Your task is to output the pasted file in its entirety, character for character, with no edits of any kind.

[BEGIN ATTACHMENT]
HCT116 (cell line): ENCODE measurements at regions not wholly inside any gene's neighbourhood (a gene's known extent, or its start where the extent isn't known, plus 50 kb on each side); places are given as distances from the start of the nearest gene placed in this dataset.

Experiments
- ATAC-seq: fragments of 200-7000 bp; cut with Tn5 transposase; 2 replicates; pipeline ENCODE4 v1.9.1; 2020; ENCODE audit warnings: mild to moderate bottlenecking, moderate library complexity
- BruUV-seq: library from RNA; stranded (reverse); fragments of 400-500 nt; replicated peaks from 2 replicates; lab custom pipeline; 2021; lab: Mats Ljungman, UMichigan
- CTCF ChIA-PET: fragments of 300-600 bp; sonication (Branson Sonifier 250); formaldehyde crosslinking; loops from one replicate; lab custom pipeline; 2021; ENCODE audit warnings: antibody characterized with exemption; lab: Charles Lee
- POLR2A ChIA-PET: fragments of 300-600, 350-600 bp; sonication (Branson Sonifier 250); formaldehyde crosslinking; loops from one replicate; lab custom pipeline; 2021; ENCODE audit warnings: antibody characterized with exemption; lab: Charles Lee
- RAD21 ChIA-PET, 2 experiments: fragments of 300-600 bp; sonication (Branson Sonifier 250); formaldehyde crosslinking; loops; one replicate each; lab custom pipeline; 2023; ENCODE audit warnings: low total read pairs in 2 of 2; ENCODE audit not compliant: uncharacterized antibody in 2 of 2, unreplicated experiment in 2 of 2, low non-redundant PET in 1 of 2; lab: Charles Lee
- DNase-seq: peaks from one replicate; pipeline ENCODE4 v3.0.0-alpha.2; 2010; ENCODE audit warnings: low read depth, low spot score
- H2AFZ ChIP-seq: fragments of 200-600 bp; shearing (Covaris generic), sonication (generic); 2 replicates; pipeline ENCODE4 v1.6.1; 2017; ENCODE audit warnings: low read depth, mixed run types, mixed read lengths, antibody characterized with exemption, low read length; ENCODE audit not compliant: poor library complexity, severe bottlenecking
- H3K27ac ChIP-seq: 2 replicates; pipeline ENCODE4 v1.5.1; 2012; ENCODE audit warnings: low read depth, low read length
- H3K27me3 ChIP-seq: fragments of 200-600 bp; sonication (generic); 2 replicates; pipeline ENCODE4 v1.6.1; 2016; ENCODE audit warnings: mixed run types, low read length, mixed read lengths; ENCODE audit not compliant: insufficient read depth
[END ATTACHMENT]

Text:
HCT116 (cell line): ENCODE measurements at regions not wholly inside any gene's neighbourhood (a gene's known extent, or its start where the extent isn't known, plus 50 kb on each side); places are given as distances from the start of the nearest gene placed in this dataset.

Experiments
- ATAC-seq: fragments of 200-7000 bp; cut with Tn5 transposase; 2 replicates; pipeline ENCODE4 v1.9.1; 2020; ENCODE audit warnings: mild to moderate bottlenecking, moderate library complexity
- BruUV-seq: library from RNA; stranded (reverse); fragments of 400-500 nt; replicated peaks from 2 replicates; lab custom pipeline; 2021; lab: Mats Ljungman, UMichigan
- CTCF ChIA-PET: fragments of 300-600 bp; sonication (Branson Sonifier 250); formaldehyde crosslinking; loops from one replicate; lab custom pipeline; 2021; ENCODE audit warnings: antibody characterized with exemption; lab: Charles Lee
- POLR2A ChIA-PET: fragments of 300-600, 350-600 bp; sonication (Branson Sonifier 250); formaldehyde crosslinking; loops from one replicate; lab custom pipeline; 2021; ENCODE audit warnings: antibody characterized with exemption; lab: Charles Lee
- RAD21 ChIA-PET, 2 experiments: fragments of 300-600 bp; sonication (Branson Sonifier 250); formaldehyde crosslinking; loops; one replicate each; lab custom pipeline; 2023; ENCODE audit warnings: low total read pairs in 2 of 2; ENCODE audit not compliant: uncharacterized antibody in 2 of 2, unreplicated experiment in 2 of 2, low non-redundant PET in 1 of 2; lab: Charles Lee
- DNase-seq: peaks from one replicate; pipeline ENCODE4 v3.0.0-alpha.2; 2010; ENCODE audit warnings: low read depth, low spot score
- H2AFZ ChIP-seq: fragments of 200-600 bp; shearing (Covaris generic), sonication (generic); 2 replicates; pipeline ENCODE4 v1.6.1; 2017; ENCODE audit warnings: low read depth, mixed run types, mixed read lengths, antibody characterized with exemption, low read length; ENCODE audit not compliant: poor library complexity, severe bottlenecking
- H3K27ac ChIP-seq: 2 replicates; pipeline ENCODE4 v1.5.1; 2012; ENCODE audit warnings: low read depth, low read length
- H3K27me3 ChIP-seq: fragments of 200-600 bp; sonication (generic); 2 replicates; pipeline ENCODE4 v1.6.1; 2016; ENCODE audit warnings: mixed run types, low read length, mixed read lengths; ENCODE audit not compliant: insufficient read depth